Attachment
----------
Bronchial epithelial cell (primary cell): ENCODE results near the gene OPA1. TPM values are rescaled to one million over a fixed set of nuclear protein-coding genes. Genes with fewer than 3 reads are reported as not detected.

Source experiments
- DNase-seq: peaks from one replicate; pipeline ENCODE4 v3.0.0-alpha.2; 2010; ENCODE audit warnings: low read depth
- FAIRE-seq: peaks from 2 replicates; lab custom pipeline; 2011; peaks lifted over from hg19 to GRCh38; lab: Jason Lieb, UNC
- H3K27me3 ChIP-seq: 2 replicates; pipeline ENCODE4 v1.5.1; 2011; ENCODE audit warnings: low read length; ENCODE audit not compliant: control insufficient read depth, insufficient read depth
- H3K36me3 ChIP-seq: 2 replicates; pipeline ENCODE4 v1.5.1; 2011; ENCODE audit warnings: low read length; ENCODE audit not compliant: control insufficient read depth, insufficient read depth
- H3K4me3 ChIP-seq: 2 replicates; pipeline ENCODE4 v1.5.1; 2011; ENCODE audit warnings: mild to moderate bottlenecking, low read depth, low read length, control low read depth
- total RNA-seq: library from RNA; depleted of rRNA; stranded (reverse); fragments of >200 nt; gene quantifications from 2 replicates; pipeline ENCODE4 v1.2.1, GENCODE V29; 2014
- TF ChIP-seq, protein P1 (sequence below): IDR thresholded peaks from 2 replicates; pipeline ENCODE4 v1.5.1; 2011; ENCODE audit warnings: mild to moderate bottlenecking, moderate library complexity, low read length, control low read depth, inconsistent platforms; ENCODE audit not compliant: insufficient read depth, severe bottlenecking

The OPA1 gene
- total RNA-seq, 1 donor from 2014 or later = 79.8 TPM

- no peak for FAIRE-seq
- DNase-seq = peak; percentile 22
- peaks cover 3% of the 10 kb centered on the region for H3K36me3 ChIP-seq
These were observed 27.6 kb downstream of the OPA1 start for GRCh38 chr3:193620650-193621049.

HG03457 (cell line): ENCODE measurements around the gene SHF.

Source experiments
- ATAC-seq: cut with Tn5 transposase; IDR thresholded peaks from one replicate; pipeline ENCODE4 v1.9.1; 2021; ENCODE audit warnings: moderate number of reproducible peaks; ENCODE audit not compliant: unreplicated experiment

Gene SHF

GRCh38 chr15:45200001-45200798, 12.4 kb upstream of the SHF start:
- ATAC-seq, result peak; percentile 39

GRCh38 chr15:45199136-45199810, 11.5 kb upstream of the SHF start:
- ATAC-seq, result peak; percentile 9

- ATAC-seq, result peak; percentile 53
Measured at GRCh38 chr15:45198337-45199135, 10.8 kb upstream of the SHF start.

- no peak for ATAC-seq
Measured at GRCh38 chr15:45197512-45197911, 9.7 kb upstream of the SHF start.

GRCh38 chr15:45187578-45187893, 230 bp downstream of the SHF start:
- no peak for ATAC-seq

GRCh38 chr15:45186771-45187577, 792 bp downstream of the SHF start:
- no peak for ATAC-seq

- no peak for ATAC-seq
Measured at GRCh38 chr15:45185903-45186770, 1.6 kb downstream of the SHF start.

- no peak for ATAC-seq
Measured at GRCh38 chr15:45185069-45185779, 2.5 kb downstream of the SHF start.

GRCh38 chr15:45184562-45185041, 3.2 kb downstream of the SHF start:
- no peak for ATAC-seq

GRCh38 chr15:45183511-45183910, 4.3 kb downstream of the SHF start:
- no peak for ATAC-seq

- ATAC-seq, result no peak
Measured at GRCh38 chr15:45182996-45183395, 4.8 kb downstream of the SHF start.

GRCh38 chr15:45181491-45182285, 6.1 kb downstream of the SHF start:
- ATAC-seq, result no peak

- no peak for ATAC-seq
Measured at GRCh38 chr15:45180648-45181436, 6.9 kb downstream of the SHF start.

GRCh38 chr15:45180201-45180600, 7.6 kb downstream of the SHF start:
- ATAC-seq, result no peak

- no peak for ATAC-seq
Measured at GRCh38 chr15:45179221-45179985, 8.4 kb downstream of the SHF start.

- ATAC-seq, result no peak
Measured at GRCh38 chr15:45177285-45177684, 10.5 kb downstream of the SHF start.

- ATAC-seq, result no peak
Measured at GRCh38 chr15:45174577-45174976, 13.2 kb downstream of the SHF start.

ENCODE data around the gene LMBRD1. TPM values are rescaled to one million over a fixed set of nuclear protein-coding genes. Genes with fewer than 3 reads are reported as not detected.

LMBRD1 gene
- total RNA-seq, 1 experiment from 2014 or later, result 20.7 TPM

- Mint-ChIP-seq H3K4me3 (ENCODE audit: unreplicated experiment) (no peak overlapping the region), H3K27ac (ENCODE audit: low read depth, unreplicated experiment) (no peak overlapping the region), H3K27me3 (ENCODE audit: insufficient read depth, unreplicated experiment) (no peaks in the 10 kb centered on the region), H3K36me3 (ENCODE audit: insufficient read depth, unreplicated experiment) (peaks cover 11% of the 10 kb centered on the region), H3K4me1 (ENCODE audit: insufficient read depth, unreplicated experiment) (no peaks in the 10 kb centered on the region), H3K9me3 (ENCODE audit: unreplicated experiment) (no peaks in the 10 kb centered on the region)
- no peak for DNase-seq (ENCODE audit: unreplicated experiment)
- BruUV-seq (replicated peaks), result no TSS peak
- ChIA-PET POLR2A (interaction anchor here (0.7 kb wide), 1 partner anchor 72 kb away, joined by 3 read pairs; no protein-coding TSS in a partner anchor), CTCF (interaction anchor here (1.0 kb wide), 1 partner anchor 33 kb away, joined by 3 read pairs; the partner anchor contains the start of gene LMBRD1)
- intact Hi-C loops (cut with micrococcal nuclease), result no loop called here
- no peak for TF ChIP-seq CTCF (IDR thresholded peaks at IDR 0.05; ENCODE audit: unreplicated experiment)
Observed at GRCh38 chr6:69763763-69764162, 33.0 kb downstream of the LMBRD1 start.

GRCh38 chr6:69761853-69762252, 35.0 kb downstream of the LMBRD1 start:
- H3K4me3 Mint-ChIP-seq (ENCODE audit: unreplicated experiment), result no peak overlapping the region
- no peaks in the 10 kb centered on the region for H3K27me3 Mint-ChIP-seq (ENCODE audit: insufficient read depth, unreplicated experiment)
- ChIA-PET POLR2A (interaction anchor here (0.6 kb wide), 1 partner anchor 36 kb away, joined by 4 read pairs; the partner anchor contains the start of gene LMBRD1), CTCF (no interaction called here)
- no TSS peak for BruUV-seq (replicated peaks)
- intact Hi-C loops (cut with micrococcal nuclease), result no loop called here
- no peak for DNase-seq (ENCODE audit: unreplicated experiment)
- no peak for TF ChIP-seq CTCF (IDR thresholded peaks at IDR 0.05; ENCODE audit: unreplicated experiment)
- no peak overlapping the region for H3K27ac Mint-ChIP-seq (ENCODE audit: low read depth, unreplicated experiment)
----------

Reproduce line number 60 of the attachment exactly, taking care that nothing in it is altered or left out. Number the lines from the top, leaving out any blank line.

- ChIA-PET POLR2A (interaction anchor here (0.7 kb wide), 1 partner anchor 72 kb away, joined by 3 read pairs; no protein-coding TSS in a partner anchor), CTCF (interaction anchor here (1.0 kb wide), 1 partner anchor 33 kb away, joined by 3 read pairs; the partner anchor contains the start of gene LMBRD1)